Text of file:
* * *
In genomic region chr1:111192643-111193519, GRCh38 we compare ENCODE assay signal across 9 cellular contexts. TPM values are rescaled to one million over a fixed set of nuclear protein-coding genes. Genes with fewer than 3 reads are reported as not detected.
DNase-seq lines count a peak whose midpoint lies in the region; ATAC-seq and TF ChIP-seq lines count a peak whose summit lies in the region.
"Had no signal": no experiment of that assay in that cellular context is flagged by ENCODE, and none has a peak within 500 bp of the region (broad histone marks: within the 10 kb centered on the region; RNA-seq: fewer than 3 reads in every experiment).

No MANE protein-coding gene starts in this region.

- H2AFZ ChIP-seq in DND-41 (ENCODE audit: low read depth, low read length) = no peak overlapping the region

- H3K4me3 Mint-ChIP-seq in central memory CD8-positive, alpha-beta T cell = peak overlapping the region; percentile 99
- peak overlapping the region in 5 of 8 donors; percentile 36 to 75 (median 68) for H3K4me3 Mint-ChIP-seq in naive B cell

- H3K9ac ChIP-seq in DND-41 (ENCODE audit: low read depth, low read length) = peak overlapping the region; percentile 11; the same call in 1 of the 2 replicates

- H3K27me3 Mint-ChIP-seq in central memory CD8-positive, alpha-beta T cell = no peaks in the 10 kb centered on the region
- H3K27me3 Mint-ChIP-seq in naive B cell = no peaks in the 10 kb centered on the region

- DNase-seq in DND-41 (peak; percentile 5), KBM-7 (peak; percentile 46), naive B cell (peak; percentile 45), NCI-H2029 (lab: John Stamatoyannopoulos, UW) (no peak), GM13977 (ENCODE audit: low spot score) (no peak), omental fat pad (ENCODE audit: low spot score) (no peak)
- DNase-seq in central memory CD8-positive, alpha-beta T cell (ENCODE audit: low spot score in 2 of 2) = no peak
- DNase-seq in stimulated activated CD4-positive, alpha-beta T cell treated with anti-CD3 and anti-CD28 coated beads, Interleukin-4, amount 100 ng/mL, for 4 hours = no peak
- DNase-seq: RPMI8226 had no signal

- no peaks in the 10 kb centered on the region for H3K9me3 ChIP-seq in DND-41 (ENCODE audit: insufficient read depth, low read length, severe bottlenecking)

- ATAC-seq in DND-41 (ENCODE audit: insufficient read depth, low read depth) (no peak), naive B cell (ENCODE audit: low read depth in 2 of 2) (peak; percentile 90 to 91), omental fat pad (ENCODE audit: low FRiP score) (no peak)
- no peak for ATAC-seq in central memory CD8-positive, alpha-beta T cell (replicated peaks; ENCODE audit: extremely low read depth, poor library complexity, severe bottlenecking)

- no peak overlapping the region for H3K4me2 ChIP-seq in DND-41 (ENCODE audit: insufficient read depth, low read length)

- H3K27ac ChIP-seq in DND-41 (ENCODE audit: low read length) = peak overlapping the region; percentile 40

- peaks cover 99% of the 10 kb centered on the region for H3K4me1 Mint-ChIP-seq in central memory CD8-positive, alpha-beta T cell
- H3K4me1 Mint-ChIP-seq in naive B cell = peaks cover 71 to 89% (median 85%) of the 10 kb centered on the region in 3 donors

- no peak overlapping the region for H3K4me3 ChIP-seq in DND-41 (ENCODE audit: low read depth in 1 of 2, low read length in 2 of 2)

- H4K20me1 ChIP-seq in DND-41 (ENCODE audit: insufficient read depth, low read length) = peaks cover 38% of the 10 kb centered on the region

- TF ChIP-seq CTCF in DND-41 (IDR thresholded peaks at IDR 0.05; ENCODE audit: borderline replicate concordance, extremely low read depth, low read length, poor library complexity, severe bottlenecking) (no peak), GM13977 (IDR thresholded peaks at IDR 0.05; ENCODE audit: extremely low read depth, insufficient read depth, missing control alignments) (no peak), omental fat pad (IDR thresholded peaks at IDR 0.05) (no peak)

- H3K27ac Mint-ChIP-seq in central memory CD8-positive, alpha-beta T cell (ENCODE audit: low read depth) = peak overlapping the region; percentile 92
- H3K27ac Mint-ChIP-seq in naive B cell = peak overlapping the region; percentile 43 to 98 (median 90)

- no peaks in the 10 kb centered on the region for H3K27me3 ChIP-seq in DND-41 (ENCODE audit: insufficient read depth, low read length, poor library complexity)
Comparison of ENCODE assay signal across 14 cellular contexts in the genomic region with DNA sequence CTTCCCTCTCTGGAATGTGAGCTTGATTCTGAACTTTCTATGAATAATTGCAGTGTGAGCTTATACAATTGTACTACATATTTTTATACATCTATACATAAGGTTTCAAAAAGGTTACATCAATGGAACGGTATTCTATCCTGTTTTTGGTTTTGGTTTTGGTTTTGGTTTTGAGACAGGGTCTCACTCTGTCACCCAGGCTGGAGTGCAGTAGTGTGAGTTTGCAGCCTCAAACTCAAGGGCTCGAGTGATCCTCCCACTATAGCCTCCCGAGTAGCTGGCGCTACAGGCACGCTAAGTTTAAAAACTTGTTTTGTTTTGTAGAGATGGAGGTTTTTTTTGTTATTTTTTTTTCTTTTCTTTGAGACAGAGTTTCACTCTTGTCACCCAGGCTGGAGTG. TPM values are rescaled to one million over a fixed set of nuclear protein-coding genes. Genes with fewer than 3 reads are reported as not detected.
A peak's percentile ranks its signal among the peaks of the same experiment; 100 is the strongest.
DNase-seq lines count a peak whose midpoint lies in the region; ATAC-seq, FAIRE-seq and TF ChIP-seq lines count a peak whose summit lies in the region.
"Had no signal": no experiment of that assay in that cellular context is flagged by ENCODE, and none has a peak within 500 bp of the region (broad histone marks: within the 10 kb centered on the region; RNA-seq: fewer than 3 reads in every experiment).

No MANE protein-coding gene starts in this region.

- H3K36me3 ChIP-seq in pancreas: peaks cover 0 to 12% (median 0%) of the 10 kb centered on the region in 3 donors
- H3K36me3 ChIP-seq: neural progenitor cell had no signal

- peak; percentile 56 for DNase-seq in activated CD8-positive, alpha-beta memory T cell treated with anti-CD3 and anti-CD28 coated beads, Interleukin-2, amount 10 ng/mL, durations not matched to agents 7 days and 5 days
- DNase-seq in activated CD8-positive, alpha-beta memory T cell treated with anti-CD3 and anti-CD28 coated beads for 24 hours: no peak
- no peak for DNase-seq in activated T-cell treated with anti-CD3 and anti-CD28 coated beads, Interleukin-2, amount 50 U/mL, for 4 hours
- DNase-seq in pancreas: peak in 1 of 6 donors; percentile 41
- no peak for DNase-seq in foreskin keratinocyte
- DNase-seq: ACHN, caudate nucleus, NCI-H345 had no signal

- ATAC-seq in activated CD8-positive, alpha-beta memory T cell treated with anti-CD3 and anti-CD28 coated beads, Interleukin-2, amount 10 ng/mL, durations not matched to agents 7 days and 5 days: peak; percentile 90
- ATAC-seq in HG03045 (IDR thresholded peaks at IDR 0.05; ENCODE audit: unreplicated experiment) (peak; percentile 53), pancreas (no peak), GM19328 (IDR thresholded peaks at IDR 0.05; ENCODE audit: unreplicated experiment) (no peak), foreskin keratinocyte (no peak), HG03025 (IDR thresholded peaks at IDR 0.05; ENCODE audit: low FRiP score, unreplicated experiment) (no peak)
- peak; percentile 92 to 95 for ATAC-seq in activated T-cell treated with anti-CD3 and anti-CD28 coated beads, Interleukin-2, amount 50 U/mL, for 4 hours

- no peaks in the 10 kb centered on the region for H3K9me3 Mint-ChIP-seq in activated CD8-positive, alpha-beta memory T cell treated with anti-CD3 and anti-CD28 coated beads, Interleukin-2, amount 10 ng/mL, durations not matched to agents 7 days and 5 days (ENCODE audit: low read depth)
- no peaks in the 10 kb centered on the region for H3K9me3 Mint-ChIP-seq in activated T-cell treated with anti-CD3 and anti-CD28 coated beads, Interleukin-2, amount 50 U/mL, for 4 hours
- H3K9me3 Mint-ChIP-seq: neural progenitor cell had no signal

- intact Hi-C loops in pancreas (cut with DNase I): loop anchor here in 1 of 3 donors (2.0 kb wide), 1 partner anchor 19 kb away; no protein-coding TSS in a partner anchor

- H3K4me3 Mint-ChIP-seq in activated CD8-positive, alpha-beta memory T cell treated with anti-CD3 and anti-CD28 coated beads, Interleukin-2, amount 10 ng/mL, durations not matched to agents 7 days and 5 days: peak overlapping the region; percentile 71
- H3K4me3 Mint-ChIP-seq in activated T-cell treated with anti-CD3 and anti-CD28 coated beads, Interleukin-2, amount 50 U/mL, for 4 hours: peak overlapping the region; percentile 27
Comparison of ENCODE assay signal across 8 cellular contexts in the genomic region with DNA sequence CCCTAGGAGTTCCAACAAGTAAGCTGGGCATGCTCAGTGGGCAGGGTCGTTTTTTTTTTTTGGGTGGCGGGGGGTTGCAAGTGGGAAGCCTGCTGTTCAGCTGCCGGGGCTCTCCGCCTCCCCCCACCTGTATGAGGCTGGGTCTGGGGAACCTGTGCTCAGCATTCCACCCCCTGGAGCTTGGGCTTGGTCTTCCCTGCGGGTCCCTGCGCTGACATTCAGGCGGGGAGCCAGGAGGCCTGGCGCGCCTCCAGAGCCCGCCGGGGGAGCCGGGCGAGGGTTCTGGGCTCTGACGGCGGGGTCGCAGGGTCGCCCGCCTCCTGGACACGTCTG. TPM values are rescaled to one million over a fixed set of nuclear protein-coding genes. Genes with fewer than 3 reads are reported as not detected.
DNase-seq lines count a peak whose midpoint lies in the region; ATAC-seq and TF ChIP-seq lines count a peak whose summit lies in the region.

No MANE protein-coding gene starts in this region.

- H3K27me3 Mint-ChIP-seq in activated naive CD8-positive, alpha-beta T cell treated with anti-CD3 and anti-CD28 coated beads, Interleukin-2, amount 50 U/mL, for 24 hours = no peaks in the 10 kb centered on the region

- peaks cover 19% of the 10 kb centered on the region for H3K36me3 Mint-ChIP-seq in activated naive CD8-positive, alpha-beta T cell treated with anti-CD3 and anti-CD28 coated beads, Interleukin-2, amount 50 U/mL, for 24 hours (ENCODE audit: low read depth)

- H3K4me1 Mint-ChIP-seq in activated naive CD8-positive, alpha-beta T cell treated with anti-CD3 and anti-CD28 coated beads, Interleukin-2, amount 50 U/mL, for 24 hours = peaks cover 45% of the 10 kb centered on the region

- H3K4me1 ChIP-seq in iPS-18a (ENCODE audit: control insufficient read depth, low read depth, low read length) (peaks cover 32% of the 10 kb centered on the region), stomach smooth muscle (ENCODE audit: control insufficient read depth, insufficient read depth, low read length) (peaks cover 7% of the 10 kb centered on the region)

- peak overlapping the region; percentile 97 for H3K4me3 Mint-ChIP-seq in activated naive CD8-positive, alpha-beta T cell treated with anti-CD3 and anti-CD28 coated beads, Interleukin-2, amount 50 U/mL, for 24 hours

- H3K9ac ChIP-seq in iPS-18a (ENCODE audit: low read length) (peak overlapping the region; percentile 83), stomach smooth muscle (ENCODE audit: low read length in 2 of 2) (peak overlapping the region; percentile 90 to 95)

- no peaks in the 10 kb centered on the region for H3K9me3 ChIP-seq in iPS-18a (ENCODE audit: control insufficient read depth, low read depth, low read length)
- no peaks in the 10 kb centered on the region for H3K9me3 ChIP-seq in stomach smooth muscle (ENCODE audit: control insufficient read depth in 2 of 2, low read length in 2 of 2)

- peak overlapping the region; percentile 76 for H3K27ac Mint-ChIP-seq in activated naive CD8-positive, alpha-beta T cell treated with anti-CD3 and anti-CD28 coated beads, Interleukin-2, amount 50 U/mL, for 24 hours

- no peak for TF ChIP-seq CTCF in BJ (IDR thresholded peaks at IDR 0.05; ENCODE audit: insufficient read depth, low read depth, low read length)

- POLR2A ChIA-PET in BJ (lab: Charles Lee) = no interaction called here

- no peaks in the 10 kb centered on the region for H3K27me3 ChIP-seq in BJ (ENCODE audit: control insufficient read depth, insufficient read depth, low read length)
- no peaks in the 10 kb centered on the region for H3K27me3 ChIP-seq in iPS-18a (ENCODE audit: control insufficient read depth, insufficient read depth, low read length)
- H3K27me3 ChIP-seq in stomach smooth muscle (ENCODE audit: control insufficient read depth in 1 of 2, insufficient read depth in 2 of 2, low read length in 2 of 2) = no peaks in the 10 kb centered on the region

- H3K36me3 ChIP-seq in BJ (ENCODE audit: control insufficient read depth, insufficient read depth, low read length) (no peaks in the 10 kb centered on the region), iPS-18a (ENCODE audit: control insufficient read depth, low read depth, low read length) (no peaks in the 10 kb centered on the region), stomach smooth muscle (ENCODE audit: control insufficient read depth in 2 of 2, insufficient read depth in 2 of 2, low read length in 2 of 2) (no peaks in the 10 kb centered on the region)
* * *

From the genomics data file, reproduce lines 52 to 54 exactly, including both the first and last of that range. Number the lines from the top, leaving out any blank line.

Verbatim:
No MANE protein-coding gene starts in this region.

- H3K27me3 Mint-ChIP-seq in activated naive CD8-positive, alpha-beta T cell treated with anti-CD3 and anti-CD28 coated beads, Interleukin-2, amount 50 U/mL, for 24 hours = no peaks in the 10 kb centered on the region

- peaks cover 19% of the 10 kb centered on the region for H3K36me3 Mint-ChIP-seq in activated naive CD8-positive, alpha-beta T cell treated with anti-CD3 and anti-CD28 coated beads, Interleukin-2, amount 50 U/mL, for 24 hours (ENCODE audit: low read depth)